View Full Version : In 2000, I read a book copyrighted in 2001 (?!)
12-19-2000, 06:14 PM
If the book I recently bought was printed in 2000, how come the copyright year is 2001? And if the copyright year is not until next year, can other writers legally quote from the book without seeking permission or acknowledging the source?
The publisher intended the book to come out in 2001 and that was the date printed in the book.
The discrepancy in the year probably won't make any difference until all of us are long dead anyway.
And no, you can't rip off parts of the book and reprint them because of the question regarding the date. Once the item is put into print, copyright laws apply.
12-19-2000, 08:25 PM
Go figure, I actually found some real information on why this is no big deal.
According to the Library of Congress Circular 3 on Copyright Notice (http://www.loc.gov/copyright/circs/circ03.html), errors in year that are later than the real date are to be treated under the rules for "Omission of Notice" (while if you use an incorrectly early date it just changes the expiration date). The "Omission of Notice" section says:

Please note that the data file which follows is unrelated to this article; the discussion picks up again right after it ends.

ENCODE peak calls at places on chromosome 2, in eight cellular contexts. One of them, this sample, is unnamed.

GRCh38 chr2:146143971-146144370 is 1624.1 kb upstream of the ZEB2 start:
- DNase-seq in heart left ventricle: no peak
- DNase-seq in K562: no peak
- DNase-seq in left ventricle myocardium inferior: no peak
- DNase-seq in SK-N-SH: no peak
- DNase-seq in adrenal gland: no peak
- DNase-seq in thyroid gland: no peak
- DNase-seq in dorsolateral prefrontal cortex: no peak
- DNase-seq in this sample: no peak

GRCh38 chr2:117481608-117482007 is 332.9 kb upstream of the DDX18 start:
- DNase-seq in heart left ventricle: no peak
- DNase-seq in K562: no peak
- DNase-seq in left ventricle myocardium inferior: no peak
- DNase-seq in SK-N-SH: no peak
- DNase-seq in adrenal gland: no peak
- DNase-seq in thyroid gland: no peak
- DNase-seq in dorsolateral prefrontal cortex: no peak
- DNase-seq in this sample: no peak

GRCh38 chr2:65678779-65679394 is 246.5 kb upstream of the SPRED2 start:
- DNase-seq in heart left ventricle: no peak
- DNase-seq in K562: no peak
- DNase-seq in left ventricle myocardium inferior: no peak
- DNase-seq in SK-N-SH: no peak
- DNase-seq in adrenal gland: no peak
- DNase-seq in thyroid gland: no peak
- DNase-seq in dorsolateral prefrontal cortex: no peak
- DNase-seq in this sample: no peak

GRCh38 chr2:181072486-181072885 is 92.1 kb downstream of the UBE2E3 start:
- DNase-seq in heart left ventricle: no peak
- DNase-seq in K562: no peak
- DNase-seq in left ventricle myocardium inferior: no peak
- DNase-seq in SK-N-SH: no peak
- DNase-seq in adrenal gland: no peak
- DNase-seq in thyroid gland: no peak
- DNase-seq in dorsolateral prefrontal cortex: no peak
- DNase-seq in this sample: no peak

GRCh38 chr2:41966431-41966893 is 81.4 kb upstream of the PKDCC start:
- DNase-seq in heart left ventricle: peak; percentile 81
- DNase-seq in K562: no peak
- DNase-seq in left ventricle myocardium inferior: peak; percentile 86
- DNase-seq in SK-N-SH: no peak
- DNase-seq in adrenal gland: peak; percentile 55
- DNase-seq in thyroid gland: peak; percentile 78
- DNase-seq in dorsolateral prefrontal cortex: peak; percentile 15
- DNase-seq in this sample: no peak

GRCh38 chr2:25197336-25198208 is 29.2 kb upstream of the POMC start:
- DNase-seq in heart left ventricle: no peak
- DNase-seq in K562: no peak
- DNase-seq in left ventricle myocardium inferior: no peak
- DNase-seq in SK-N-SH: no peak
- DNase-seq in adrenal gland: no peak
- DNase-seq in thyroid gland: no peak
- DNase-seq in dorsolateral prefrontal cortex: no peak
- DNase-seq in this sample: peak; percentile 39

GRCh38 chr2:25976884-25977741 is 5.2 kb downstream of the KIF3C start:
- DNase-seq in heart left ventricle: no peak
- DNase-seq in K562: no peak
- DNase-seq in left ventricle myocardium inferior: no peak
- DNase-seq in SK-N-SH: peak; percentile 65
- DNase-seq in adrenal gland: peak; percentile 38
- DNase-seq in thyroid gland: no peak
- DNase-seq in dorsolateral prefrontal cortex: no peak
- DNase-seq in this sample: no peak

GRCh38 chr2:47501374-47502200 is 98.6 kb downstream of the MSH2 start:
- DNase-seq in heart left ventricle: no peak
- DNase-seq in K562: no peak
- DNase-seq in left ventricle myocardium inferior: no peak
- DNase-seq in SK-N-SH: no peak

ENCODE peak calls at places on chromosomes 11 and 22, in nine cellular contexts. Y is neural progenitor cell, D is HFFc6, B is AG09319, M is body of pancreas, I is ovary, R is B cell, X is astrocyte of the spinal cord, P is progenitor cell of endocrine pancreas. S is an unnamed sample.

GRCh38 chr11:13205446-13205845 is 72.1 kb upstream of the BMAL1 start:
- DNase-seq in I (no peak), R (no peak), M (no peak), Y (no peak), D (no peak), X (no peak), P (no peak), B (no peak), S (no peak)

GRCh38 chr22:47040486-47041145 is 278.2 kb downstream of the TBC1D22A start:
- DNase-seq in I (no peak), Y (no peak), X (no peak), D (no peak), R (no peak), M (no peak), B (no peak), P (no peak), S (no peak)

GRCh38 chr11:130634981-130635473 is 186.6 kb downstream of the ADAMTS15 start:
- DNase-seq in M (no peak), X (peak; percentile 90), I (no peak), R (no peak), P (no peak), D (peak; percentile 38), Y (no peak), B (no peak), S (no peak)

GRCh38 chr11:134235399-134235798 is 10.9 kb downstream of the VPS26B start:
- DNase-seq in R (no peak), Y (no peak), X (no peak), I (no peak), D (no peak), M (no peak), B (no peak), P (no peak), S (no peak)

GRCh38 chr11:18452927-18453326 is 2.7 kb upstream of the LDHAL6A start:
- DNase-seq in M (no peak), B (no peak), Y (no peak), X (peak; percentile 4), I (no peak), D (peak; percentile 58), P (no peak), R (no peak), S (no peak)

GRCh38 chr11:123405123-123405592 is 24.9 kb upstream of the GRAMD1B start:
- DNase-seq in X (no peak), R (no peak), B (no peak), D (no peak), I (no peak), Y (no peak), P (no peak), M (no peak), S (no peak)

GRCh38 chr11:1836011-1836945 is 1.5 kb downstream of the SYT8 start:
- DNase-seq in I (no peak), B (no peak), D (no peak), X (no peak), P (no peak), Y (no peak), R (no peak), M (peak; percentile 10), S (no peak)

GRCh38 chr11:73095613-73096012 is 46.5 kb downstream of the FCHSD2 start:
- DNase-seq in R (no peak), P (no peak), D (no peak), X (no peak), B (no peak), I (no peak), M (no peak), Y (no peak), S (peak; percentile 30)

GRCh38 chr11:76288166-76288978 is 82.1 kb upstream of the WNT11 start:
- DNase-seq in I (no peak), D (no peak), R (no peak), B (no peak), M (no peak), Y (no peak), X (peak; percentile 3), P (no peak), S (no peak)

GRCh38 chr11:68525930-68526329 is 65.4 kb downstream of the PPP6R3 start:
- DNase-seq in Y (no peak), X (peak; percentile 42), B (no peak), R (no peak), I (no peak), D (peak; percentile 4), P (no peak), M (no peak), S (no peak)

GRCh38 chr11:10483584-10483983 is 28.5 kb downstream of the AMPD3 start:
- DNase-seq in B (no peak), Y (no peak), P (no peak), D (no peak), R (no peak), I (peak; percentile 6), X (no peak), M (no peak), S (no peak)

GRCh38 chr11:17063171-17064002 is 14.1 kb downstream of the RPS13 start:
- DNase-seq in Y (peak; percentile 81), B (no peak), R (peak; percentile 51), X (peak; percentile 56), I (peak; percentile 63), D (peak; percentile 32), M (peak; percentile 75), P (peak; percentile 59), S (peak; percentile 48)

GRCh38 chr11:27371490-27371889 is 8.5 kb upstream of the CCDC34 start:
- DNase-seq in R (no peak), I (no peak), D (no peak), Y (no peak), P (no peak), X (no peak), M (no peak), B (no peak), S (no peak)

"Omission of notice" is publishing without a notice. In addition, some errors are considered the same as omission of notice. These are:
A notice that does not contain the symbol © (the letter C in a circle), or the word “Copyright”
A notice dated more than 1 year later than the date of first publication
So it looks like your notice, which was dated only 1 year later than first publication, doesn't count as anything bad. So no loophole. :(
As the author of a number of books, I've noticed that *most* which appear in the fall have "next year" copyrights. I asked one editor about this; she didn't know. I asked another; she likened it to cars and model years. Why do '01 models come out in summer '00? To fool people into thinking they're 'fresher' than they really are. The same applies to books--since most of them have an awfully short half-life, every little bit you can do to get people thinking they're reading something up-to-the-minute is good.
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